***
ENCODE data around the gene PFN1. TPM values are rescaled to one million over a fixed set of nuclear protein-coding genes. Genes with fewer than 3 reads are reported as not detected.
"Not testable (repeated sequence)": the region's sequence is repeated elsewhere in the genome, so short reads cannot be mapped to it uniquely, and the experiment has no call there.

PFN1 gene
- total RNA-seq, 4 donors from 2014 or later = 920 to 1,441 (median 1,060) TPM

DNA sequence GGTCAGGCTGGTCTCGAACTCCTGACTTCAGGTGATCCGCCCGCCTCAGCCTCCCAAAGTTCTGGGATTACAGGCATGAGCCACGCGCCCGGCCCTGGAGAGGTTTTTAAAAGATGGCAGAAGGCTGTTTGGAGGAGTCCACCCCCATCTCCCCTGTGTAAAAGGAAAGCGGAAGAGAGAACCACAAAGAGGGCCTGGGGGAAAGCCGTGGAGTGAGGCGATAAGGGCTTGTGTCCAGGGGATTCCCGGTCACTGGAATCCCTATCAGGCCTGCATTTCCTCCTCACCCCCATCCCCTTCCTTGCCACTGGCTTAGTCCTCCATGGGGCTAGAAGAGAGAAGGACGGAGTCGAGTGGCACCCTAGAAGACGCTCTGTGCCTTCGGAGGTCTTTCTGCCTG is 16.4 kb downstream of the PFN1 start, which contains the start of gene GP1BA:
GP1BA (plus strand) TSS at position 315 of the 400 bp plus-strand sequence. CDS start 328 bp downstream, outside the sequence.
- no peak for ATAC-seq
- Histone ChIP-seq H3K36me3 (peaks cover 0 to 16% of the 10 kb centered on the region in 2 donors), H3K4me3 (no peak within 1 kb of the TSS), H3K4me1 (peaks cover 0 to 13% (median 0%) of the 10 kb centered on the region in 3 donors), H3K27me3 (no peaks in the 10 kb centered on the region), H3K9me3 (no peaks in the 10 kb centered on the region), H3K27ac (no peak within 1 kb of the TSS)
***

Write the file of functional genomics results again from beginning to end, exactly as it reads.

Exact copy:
ENCODE data around the gene PFN1. TPM values are rescaled to one million over a fixed set of nuclear protein-coding genes. Genes with fewer than 3 reads are reported as not detected.
"Not testable (repeated sequence)": the region's sequence is repeated elsewhere in the genome, so short reads cannot be mapped to it uniquely, and the experiment has no call there.

PFN1 gene
- total RNA-seq, 4 donors from 2014 or later = 920 to 1,441 (median 1,060) TPM

DNA sequence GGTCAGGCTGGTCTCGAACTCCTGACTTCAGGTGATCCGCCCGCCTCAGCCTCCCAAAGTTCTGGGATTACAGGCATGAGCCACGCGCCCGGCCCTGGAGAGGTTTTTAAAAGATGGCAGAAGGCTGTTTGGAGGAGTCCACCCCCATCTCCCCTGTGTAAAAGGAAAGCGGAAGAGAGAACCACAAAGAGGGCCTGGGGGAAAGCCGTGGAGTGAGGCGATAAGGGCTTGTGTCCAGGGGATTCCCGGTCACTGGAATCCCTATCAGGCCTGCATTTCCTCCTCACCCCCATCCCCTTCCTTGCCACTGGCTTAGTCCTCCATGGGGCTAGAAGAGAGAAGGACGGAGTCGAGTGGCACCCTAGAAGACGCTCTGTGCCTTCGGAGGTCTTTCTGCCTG is 16.4 kb downstream of the PFN1 start, which contains the start of gene GP1BA:
GP1BA (plus strand) TSS at position 315 of the 400 bp plus-strand sequence. CDS start 328 bp downstream, outside the sequence.
- no peak for ATAC-seq
- Histone ChIP-seq H3K36me3 (peaks cover 0 to 16% of the 10 kb centered on the region in 2 donors), H3K4me3 (no peak within 1 kb of the TSS), H3K4me1 (peaks cover 0 to 13% (median 0%) of the 10 kb centered on the region in 3 donors), H3K27me3 (no peaks in the 10 kb centered on the region), H3K9me3 (no peaks in the 10 kb centered on the region), H3K27ac (no peak within 1 kb of the TSS)